Paris is truly an amazing city. I guess there are those people out there who don’t care to visit but I LOVE IT! I don’t know how you can’t. It is so beautiful and there are so many different things to explore. Do you like art? Do you like history? Do you like architecture? Do you like leisurely strolls along the river? Do you like food? Everyone has to like at least one of those things, right?
People will complain sometimes that Parisians aren’t friendly. Well, there are people everywhere that aren’t friendly, not just in Paris. And all those people who complain about the “unfriendliness” of the Parisians… do you even try to speak French? Do you walk up and say, “Hello” or do you walk up and say, “Bonjour?” Just that little difference will go a long way. Add, “Parlez-vous anglais” (Do you speak English) and a whole new world might open up for you. And don’t forget your “s’il vous plaît” (please) and “merci” (thank you’s). I’m not trying to lecture, I’m just trying to help you get the most out of your visit. Just a little effort really will make a big difference.
Now on to my favorite part of Paris… the food!
In general I wanted classic, everyday French food. The very first thing I ordered, at the very first restaurant, on the very first night was steak tartare. It was wonderful. The difference is that I’m used to having it as an appetizer in the US and it is a meal in Paris, complete with salad and fries.
The next day was a Croque Madame from a bistro recommended to us by the concierge at our hotel, Le Compas. It was the best croque madame I had the whole time I was in France (and I ate quite a few).
Of course we ate way too many macarons over the course of our visit… but I think it’s required. Someone told me that. In Paris, we got them from Ladurée.
And I got a traditional jambon et beurre from Café de Flore (the café frequented by Hemingway). Yes, that is two of my very favorite things: ham and butter- and only those two things- on a sandwich.
For our “fancy” dinner we went to a little restaurant near the Eiffel Tower called Mariette. It was AMAZING! I recommend anyone going to Paris or anyone living in Paris eat at this restaurant. Not only is the food spectacular but the owners make the entire experience. The husband is the chef and the wife is the hostess/server. I can’t say enough good things about this place just please go! It was the best meal we had in France. And I said it was a fancy restaurant but that is because I wanted to wear my fancy dress. The atmosphere is sophisticated but laid back at the same time. Again, I don’t know how to explain how great it is, just please go.
My food pictures from Mariette didn’t turn out great, which is a shame. They don’t do the food justice AT ALL. But, the owners were so nice that they explained how to make some of the dishes we had. I took notes…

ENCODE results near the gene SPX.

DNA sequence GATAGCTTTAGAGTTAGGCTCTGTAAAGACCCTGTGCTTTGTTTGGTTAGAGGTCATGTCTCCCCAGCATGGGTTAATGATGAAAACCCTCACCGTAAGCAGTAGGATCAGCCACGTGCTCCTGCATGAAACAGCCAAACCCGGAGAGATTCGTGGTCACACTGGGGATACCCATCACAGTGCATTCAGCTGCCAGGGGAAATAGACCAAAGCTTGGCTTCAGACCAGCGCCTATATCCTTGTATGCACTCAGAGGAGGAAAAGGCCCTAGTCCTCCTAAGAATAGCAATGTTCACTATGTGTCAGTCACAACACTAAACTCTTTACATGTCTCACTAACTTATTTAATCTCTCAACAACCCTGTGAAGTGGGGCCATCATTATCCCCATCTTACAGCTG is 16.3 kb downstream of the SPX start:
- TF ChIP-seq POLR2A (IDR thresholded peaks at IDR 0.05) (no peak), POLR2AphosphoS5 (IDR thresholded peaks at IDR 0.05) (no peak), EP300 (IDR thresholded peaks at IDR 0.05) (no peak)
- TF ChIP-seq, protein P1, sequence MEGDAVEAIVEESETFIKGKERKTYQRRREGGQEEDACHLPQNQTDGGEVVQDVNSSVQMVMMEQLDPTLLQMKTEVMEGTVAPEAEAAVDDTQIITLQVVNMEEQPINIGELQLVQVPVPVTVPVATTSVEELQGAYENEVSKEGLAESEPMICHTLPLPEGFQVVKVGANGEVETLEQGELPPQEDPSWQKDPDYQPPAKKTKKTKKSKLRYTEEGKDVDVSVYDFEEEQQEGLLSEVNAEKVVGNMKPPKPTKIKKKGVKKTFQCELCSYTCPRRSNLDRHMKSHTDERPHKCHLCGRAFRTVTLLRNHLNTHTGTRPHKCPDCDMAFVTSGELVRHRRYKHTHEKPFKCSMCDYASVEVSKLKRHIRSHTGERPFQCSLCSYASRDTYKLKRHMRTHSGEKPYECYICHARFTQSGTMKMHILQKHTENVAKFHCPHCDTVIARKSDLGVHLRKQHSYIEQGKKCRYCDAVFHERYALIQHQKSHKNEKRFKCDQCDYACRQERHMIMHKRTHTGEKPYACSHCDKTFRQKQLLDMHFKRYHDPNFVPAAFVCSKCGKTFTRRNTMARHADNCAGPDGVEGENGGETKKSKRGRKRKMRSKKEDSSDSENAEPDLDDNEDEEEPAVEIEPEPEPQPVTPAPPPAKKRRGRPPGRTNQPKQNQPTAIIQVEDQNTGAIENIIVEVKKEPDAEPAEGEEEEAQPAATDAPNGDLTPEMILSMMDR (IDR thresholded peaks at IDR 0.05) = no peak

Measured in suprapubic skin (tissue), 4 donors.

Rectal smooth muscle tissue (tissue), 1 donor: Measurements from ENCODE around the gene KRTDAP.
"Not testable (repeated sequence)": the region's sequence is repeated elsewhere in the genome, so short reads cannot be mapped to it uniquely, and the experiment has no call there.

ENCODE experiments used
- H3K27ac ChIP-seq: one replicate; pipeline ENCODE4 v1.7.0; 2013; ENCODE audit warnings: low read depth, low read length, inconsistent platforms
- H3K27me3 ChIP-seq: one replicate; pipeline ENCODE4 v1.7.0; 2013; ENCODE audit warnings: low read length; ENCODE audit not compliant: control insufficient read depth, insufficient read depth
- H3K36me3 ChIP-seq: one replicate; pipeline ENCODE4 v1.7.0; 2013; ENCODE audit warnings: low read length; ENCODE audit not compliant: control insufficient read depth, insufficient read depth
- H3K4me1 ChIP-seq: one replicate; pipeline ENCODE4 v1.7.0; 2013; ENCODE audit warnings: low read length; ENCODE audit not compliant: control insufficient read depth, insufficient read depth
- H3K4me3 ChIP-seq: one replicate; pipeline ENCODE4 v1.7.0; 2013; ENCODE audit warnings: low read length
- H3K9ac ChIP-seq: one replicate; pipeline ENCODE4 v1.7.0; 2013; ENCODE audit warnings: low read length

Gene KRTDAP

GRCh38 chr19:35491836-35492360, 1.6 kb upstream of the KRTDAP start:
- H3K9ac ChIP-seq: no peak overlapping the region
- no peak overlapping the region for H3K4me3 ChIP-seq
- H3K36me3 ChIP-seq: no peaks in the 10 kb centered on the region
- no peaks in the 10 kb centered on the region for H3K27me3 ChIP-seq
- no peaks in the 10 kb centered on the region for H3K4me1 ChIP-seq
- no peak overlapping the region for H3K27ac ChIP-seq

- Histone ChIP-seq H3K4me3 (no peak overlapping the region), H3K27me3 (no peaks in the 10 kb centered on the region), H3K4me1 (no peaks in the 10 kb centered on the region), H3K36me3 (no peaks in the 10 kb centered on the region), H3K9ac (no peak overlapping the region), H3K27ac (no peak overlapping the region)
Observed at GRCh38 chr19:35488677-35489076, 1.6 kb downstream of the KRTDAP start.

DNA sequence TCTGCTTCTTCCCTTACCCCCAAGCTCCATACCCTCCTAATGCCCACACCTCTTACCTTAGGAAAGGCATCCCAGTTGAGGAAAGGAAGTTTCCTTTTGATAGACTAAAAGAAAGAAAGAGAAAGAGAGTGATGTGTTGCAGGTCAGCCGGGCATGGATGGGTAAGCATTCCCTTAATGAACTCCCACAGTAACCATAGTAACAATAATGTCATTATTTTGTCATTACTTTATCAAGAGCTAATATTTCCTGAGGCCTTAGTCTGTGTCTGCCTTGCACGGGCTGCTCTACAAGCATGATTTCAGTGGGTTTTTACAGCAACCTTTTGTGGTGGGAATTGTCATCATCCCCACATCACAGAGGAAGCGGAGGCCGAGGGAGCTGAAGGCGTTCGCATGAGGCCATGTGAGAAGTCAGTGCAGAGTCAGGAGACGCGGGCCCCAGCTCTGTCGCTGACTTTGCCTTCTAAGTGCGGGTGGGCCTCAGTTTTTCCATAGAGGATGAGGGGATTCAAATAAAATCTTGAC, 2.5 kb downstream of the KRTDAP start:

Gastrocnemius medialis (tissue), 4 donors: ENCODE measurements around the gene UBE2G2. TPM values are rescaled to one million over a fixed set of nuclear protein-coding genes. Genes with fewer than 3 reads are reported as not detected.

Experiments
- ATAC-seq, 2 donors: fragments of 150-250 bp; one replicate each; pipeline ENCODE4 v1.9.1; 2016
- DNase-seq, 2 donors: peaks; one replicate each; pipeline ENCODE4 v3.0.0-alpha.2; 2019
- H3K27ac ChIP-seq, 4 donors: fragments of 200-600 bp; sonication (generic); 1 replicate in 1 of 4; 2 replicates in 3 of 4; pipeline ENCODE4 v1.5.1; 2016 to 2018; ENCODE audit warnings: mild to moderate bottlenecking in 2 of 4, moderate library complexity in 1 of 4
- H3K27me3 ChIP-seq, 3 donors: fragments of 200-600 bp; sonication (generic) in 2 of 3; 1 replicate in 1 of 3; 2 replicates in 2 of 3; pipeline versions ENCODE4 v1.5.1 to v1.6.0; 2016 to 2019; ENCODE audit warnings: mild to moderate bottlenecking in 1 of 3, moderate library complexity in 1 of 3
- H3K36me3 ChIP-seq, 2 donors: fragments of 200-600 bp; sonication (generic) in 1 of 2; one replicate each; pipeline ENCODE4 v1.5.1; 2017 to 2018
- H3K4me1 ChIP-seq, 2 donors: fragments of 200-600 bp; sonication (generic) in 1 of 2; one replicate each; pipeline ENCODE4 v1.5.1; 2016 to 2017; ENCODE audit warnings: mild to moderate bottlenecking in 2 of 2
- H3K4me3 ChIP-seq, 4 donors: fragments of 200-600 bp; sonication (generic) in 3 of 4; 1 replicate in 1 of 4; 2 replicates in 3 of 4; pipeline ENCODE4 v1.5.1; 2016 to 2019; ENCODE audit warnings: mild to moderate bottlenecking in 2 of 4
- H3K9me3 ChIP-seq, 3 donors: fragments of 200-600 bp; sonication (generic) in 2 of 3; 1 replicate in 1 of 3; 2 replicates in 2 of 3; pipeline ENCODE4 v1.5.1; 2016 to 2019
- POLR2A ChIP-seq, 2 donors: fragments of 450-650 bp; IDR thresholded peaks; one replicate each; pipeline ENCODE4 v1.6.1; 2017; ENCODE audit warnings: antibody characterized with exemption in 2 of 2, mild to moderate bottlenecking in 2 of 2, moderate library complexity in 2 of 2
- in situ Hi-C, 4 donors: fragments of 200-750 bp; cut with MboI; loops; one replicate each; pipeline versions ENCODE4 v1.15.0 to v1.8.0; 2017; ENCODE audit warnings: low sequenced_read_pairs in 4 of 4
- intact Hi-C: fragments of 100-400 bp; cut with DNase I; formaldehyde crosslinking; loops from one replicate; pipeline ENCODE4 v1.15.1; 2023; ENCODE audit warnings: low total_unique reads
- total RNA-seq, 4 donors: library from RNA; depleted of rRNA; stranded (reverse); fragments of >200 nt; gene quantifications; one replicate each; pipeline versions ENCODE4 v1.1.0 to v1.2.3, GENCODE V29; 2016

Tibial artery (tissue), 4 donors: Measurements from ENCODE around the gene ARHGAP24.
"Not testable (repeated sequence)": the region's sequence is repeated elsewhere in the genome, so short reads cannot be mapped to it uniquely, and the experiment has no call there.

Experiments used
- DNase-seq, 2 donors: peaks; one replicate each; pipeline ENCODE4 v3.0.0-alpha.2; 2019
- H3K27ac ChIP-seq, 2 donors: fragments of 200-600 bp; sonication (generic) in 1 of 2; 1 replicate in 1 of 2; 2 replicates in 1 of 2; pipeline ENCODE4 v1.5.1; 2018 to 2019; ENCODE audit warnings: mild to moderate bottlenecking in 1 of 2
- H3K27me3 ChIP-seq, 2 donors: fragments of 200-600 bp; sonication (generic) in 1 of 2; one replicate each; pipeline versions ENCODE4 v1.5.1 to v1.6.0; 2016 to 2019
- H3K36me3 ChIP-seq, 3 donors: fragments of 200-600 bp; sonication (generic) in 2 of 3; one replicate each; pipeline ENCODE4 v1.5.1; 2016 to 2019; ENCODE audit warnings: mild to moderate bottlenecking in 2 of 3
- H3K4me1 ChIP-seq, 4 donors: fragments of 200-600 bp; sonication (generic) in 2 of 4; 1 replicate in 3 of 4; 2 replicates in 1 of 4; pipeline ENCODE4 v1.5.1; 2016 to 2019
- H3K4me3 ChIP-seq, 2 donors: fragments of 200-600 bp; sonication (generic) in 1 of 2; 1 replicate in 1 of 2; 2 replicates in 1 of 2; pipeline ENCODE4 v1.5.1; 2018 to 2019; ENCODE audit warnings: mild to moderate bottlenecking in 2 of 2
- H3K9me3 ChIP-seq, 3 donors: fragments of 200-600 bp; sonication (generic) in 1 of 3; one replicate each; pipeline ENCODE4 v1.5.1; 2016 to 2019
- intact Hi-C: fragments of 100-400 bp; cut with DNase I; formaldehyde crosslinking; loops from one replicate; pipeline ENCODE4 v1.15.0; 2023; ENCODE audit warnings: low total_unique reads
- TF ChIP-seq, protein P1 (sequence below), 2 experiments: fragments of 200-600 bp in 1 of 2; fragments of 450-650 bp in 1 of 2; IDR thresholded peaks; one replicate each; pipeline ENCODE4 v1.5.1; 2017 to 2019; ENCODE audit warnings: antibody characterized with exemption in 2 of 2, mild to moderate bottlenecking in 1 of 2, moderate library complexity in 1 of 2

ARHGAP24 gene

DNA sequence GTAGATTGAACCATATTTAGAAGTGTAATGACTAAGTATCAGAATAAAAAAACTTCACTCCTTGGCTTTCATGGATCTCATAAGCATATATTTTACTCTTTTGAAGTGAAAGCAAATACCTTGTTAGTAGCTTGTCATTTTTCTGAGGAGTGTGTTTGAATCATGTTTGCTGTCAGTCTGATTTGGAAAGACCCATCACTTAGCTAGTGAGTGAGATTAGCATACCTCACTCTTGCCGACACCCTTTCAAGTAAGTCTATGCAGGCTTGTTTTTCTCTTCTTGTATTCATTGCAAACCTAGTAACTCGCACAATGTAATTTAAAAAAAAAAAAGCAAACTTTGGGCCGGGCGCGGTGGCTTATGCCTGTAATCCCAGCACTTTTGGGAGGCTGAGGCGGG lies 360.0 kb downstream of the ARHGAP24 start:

…and I went for it. I tried to recreate my dinner from Mariette at home. And it wasn’t too shabby. When we were there, I had a delicious Pollack served on a bed of zucchini noodles with beurre blanc (a white butter sauce). Delicious!
I just couldn’t get that delectable sauce out of my head. The zucchini and the fish were pretty easy to prepare at home. I went to Whole Foods to ask about Pollack. They didn’t have any but said it is similar to Cod. I was thinking Halibut would be great because, when is Halibut not great. But it is always so pricey. Then the knowledgeable guys at Whole Foods suggested I try Blue Hoki. They said it was in between Halibut and Cod and bonus- it was the least expensive of the three!
So, I spiraled my zucchini with a handy little tool I picked up at Target. To cook, I heated some butter and olive oil in a pan. Once heated, I dropped in the zucchini, sprinkled with salt and pepper and tossed with tongs. Only took about 4 minutes.
I seasoned both sides of the fish with salt and pepper. I cut each fillet in half but only to fit in the pan easier. To cook the Hoki, I heated a drizzle of olive oil in a pan on med-high to high heat. Placed the fish skin side down and cooked for about 4 minutes then flipped and cooked for about another 4 minutes.
To make Beurre Blanc you put some shallots and wine in a little sauce pan and let the wine reduce.
I was nervous I didn’t mince my shallots small enough so I removed a portion of them (making sure to press any reduced wine out so I wouldn’t lose any flavor).
Then, you whisk in cold butter one piece at a time. (I don’t think I needed to cut my pieces that small)
Add a pinch of Herbes de Provence and a dash of Paprika and you are ready to go…
On your plate, put a little mound of zucchini and top with fish. Then, drizzle the beurre blanc over the fish and around the edge of the plate. If you want to make it look extra pretty, sprinkle some paprika on the sauce for extra color.
I know my photo below isn’t great. I told you from the beginning I’m not a food photographer, I take pictures with my phone. Well, I took one picture and was trying to take a much better one… hitting the button, nothing happened … hitting the button, nothing happened… “Storage Full.” Oh well, still tasted fantastic.
Makes about 2/3 cups
2 T finely minced Shallots
2/3 cup White Wine (such as Chardonnay)
Salt & Pepper
Squeeze of a Lemon
1/2 cup (1 stick) of cold Unsalted Butter, cut into pieces
Pinch of Herbes de Provence
Dash of Paprika
Heat the shallots and wine in a small saucepan.
Sprinkle with salt & pepper and squeeze a little lemon juice in.
Continue to simmer until the wine is reduced by 3/4. There will only be about a tablespoon or two of liquid left.
Turn the heat off or very, very low and begin to whisk in the cold butter one piece at a time.
Just before the first piece of butter melts completely, begin whisking in the next piece.
After most or all of the butter is mixed in, sprinkle in the herbs and paprika. Whisk to combine.
Drizzle sauce over fish.
This is delicious and goes wonderfully with a variety of seafood.